Comment of the Moment: TFA - The Greatest Lost Album of All-Time
Time Fades Away
Reprise 45 Single - #1184
Courtesy of Side Street Records
Still getting some really great comments on UNCUT Magazine naming Neil Young's "Time Fades Away" as the #1 Great Lost album of All Time or -- as we like to say -- the "missing link" in the Ditch Trilogy.
Here's another Comment of the Moment on Time Fades Away's impact by Greg M (A Friend Of Yours) responding to Big Chief's comment about whether TFA is significant at all:
Big Chief, you make a couple really good points about the irony of how the success of Harvest paved the way for the unsuccessful releases that fueled Neil’s career about face, releases that otherwise would not have been supported by most record companies (in this respect, we should give credit where credit is due to Reprise and its executives, who really did respect Neil as an artist- there is ample evidence of their willingness to give Neil a long leash, even prior to Harvests’ mega success). I can also understand being underwhelmed by the ditch trilogy (DT), following as it did on the heels of EKTIN/ATG/Harvest. And I have no problem with your just not liking the album.
In general, I know what you mean by “highs and lows”, but for me I never accepted the premise that TFA was a lesser album, that highs can only be appreciated relative to lows, or that the TFA's of the world are something to be stomached because they somehow pave the way for more palatable projects. Don't get me wrong, I've been lambasted before in this forum for admitting that I didn't initially like the DT when it first hit. And I know what you mean about Zuma seeming to be a stellar return to form, that’s how I also saw it on many levels. But by the time Zuma came along, I was over my initial disappointment, even though it took a while, and then many more years before I really appreciated the DT for what it represents to me now. But to the extent that we do, in retrospect, hearken back to the DT, TFA should not be underestimated for the tone it set for what was to come, both in terms of OTB and TTN, as well as for everything that has followed right down to the present.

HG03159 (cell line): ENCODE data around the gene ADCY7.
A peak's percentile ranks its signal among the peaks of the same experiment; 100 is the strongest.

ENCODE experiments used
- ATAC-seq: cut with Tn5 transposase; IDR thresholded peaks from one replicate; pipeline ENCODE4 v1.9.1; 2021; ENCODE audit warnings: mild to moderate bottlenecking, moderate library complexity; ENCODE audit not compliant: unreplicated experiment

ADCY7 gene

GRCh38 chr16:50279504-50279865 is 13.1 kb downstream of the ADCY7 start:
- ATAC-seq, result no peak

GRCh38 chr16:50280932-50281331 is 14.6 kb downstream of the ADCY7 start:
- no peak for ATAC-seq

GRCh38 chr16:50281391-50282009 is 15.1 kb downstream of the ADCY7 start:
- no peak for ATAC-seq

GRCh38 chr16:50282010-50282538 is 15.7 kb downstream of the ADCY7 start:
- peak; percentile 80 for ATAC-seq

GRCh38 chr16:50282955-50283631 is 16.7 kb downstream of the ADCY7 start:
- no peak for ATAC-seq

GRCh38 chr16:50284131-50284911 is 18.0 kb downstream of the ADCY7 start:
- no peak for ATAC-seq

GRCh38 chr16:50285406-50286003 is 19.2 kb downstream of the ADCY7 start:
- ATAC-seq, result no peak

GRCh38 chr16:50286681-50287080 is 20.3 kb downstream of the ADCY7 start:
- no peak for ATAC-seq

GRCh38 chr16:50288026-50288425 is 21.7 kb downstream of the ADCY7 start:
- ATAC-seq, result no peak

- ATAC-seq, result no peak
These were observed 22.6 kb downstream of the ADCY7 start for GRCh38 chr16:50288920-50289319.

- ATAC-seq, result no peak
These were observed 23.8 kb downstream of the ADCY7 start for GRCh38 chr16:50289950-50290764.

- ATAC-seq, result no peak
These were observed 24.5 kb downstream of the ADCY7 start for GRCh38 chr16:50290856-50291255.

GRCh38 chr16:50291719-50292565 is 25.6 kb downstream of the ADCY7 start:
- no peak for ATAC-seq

TFA is a career decision that encapsulates many of the positive attributes we use to define why we hold Neil up to the level of admiration that we do, e.g. uncompromising, stark honesty, raw feeling and emotion accompanied by anti-slick production values- “damn the torpedoes and everything that the public, record company or music press wants, this is what is relevant and worth my effort, because this is what is actually happening in my life”. Like a lot of things we take for granted, we’ve lost our sense of just how revolutionary TFA was, because its spirit became the norm and so familiar to us. No one who really gave the album a chance and listened to it closely, and considered the timing of its release in the aftermath of the success of Harvest, should really be that surprised by anything Neil ever did subsequently. Perhaps that’s the biggest argument yet for the value of re-releasing the album: maybe the FITR/PW/LWW/Greendale bashers of the world would understand anew Neil’s straight ahead approach, and contribution to artistic prerogative. All the more fascinating that Neil does not appear to hold the album in any high regard. Could mediate against many of the things I’m saying. But like Big Chief’s take, it’s my take.
None of this is to say that it isn’t o.k. to not like TFA, or that the point taken doesn’t sometimes trump the music, but in the case of TFA let’s not dismiss the music too prematurely. I can’t recommend a close listen enough. I will put “Journey Through The Past”, “Love In Mind”, and “The Bridge” alongside any heartfelt and emotional song Neil has ever written. These songs and their live performance in particular, stop me in my tracks every time. How about these lyrics?: “Fourteen junkies too weak to work. One sells diamonds for what they're worth. Down on pain street, disappointment lurks… All day presidents look out windows. All night sentries watch the moon glow. All are waiting till the time is right”. “Don’t Be Denied”, “LA”, “Last Dance”- these are kick ass songs. O.K., I admit it, “Yonder Stands The Sinner” does not make my stranded-on-an-island MP3 player, but you know, every rule needs an exception to prove it… My biggest complaint is that the album is just too damn short.
Anyways, just some more thoughts about TFA. Interesting, the more I read these comments, and the more I think about TFA, the more it all comes back to me. The more I’m transported back to the ninth grade, the more I remember how much this album meant to me. But then I remember the time a friend threatened to hit me if I sang “I will stay with you if you’ll stay with me, said the fiddler to the drum” one more time. Time to stop talking before I start repeating myself …
Greg M (A Friend Of Yours)
Thanks Greg M!
More on the "missing link" in the Ditch Trilogy.